Virtual Reality in Science and Geography Education

Two Science teachers looking at Google Expeditions via the Google Cardboard viewers (picture courtesy: Dr. Duncan Banks)

Two Science teachers looking at Google Expeditions via the Google Cardboard viewers (picture courtesy: Dr. Duncan Banks)

Google Expeditions

A Google Expedition (GE) is a Virtual Reality approach comprising of 360 degree photospheres of a location (e.g. a museum, or a city like Rio de Janeiro, an active volcano) along with the description of location, points of interest and suggested questions for discussion. Using a Tablet and via the GEs App, a teacher can guide students. Students experience the GE through the smartphones embedded within the VR viewers called Google cardboard.

About the project and ASE article

Our research project’s objective is examine the role of Virtual Reality (VR) in science and geography in schools. Details of our Google and The Open University-funded research project on Google Expeditions have appeared in The Association for Science Education's in-house magazine Education for Science, September 2016.

The article is not open access but we have received a pdf version from the editor - which is available here.

On this Google Expeditions project, The Open University (Shailey Minocha and Ana-Despina Tudor) is working with Google and leading UK education organisations including the Field Studies Council (Steve Tilling), Geographical Association (Rebecca Kitchen and Alan Kinder) and The Association for Science Education (Marianne Cutler and Richard Needham).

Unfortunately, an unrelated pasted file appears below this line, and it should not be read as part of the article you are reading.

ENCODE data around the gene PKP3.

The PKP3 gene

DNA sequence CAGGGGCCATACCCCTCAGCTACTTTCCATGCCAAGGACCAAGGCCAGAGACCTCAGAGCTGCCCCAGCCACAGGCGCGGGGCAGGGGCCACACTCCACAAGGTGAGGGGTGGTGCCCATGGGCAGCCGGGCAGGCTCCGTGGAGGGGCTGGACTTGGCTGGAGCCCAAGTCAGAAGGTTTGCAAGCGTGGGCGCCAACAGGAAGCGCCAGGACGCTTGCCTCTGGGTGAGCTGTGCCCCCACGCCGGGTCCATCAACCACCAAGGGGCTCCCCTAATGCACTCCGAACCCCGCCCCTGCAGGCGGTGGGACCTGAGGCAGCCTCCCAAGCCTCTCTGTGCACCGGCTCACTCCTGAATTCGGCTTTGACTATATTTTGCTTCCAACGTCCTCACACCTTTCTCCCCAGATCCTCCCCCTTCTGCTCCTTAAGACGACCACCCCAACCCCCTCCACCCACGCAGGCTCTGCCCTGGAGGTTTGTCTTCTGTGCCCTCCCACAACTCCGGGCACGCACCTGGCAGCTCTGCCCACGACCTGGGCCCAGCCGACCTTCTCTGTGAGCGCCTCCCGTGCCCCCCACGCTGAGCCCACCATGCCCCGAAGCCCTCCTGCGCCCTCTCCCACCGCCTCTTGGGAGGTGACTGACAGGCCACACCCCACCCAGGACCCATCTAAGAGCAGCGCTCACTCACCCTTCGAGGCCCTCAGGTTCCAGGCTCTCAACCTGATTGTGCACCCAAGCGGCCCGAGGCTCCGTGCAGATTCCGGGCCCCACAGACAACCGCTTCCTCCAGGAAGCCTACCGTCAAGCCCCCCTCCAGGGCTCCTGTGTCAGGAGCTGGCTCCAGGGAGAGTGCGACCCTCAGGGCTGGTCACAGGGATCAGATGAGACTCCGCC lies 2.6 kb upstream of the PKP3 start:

press release

A press release of our project is on our university's website, Teaching in Virtual Reality, 27th September 2016.

Use of digital health wearables by people aged over 55 years: A survey

Picture courtesy: Dr Duncan Banks, The Open University, UK

As a part of our Sir Halley Stewart Trust funded Digital Health Wearables project and in collaboration with Age UK Milton Keynes, we (The Open University team) have launched a survey aimed at people aged 55 years and over to elicit their experiences of using activity monitoring devices such as FitBits or using the health and activity monitoring features on smart watches (e.g. from Apple, Samsung).

The survey enquires about the device they use the most (in case they have more than such a device): challenges in using the device; advantages towards well-being and quality of life; privacy and ethical aspects about data-sharing; usage of the data for self-monitoring/self-management, or for alerting medical professionals or their family. 

The survey is available at:  https://www.surveymonkey.co.uk/r/health-wearables-over-55years-age-choices-effects or http://bit.ly/2bwfpEW (shortened version of the link). It will take 6-8 minutes to complete the survey.

The project's research design has been approved by University's Human Research Ethics Committee (reference HREC/2015/2191/Minocha/1).

If you have any queries about the survey, please contact Shailey Minocha of The Open University, UK: shailey.minocha@open.ac.uk

Many thanks.